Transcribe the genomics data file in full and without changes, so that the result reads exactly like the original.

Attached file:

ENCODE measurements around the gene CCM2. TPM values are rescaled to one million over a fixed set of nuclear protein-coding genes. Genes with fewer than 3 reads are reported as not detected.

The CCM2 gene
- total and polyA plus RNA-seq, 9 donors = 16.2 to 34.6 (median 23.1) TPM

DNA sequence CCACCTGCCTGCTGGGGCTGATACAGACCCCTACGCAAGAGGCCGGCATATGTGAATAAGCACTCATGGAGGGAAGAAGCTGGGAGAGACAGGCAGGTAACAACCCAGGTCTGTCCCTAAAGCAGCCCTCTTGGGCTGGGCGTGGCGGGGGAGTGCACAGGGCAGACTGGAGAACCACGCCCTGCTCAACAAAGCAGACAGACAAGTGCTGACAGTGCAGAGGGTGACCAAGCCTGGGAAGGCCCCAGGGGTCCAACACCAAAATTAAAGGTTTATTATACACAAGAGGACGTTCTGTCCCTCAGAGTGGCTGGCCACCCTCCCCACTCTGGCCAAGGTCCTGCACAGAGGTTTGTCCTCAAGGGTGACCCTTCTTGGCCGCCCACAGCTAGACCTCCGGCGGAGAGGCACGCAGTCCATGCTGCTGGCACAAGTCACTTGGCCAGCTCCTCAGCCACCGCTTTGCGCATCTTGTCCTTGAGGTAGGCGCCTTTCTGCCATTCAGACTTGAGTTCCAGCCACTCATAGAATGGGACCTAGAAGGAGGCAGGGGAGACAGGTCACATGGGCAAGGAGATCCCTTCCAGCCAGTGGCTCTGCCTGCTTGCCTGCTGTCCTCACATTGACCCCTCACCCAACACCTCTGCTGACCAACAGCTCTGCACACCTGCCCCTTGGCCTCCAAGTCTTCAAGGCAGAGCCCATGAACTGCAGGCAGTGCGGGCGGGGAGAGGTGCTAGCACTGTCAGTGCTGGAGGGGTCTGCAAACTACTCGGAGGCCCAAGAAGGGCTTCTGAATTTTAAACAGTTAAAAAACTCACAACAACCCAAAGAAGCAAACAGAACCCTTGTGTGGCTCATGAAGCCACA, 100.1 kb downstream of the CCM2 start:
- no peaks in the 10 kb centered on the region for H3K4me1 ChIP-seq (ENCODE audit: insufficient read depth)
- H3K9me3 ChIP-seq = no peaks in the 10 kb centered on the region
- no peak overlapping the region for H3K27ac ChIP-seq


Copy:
ENCODE measurements around the gene CCM2. TPM values are rescaled to one million over a fixed set of nuclear protein-coding genes. Genes with fewer than 3 reads are reported as not detected.

The CCM2 gene
- total and polyA plus RNA-seq, 9 donors = 16.2 to 34.6 (median 23.1) TPM

DNA sequence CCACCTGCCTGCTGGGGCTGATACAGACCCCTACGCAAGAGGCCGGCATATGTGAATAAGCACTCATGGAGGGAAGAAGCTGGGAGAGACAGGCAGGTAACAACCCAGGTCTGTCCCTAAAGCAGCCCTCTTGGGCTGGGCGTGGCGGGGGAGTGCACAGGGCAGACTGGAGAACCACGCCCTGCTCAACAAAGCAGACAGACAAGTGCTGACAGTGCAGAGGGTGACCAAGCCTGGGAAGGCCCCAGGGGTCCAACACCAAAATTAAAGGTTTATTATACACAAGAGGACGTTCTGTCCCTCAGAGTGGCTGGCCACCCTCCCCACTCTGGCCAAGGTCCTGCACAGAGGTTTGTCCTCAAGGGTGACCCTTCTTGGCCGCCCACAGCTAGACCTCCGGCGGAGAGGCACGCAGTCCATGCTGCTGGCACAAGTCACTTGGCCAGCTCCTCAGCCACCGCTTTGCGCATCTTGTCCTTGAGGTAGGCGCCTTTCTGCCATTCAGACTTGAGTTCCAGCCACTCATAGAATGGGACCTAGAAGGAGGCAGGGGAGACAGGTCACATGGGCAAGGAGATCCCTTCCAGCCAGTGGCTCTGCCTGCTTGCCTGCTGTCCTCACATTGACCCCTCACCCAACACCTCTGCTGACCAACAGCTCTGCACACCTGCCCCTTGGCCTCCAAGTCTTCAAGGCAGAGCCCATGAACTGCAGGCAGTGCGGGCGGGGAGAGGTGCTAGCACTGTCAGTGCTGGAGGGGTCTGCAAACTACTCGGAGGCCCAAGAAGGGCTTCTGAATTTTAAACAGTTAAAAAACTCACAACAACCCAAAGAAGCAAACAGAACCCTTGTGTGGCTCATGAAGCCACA, 100.1 kb downstream of the CCM2 start:
- no peaks in the 10 kb centered on the region for H3K4me1 ChIP-seq (ENCODE audit: insufficient read depth)
- H3K9me3 ChIP-seq = no peaks in the 10 kb centered on the region
- no peak overlapping the region for H3K27ac ChIP-seq